Appreciation for readers’ support

Nicole Guttermuth

Nicole Guttermuth

A New Day

By Nicole Guttermuth

During my tenure as an English lecturer at Clemson, each semester we were required to collect student evaluations of our performances.

Distribution of evaluation forms always took place at the tail end of the semester, so it made for a good half-class kind of day leading into exam week, which worked out perfectly — especially during spring semesters when my students started wearing less and less clothing in preparation for sunbathing or Frisbee games on Bowman Field.

Weeks after leaving that envelope full of evaluations with one trustworthy student in each class who was responsible for handing out the blank forms, collecting the completed ones and turning them in to the department office on the sixth floor of Strode Tower, I would check my mailbox with anticipation of seeing those large brown envelopes begging to be read.

I typically taught four courses — two freshman writing and two sophomore literature — which meant anywhere from 110-125 student evaluations, give or take a few.

Before I ever opened and read them, I would remind myself not to take the mean-spirited evaluations personally, because the fact of the matter is when students do poorly, they tend to be angry. Instead of being angry with themselves, or accepting personal responsibility for, say, not doing their assignments or showing up for class (mentally and physically), their bitterness was usually projected onto me — their course instructor.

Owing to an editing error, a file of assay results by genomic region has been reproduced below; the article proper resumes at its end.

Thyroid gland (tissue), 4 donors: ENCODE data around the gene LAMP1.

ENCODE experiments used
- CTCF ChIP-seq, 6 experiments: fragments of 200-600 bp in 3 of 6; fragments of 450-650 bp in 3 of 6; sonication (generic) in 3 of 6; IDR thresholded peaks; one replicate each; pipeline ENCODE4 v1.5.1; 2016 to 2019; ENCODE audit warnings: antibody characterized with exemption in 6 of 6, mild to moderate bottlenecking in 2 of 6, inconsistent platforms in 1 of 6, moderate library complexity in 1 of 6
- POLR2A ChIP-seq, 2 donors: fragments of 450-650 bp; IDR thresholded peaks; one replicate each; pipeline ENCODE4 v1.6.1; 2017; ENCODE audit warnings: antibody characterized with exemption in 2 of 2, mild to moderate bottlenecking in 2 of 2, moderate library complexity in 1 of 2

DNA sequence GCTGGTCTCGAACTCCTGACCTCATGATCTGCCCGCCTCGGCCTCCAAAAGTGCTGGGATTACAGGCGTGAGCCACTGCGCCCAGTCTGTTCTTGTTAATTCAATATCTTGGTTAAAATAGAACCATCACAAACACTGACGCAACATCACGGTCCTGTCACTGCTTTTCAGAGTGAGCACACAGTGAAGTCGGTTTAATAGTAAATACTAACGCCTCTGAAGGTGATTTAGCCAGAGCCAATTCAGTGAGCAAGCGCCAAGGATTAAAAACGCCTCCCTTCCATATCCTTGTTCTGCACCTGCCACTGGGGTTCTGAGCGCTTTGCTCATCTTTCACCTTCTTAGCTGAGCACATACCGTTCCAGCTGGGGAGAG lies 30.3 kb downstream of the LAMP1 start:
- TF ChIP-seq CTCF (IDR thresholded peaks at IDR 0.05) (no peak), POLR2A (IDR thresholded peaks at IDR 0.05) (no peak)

Constructive criticism I can handle; not only can I cope with being evaluated, I welcome it!

How else could I possibly grow if someone with another perspective didn’t point out areas where I might benefit from more education or trying out a different methodology or practice for conveying information?

There is, however, a difference between constructive criticism and flat-out insult for the purpose of being hurtful.

As a writer for the Courier, I’ve encountered my fair share of less-than-constructive criticism. I’m “thin-skinned” and sensitive, so despite Rocky or Zack telling me to let it roll off like water on a duck’s back, the words might stick with me for a while like the soreness of a sunburn.

Here is the other side of that coin, and the reason I chose this topic for my column: in the last few months, I have received the most heart-warming letters, gifts and words from several of our readers offering me sincere kudos for my work as a writer.

Balancing two jobs and two kids during the summer has prevented me from being able to make the time I would like to personally address and thank each individual whose kindness and compliments have made me feel great about myself and what I do; for this I apologize and hope that my words here will let you (and you know who you are) know how much I sincerely appreciate your gestures.

Writing has always been a labor of love. It isn’t a job I do for the paycheck or for recognition. I believe that God has given me a gift for word construction and I write as a way of thanking Him for this blessing He has given. I write because I love people and being able to make connections with others.

For those of you who have personally encouraged me to continue writing, who urge me forward with the most lovely compliments, gestures and tokens of appreciation, I simply want to say thank you, thank you, thank you! It makes me feel amazing to know that you enjoy what or how I write.

I will leave you with one of my favorite quotes from The Alchemist: “It is we who nourish the Soul of the World, and the world we live in will be either better or worse, depending on whether be become better or worse. And that’s where the power of love comes in. Because when we love, we always strive to become better than we are.”

Thank you for taking the time to share your thoughts and opinions and for making me continually strive to be better.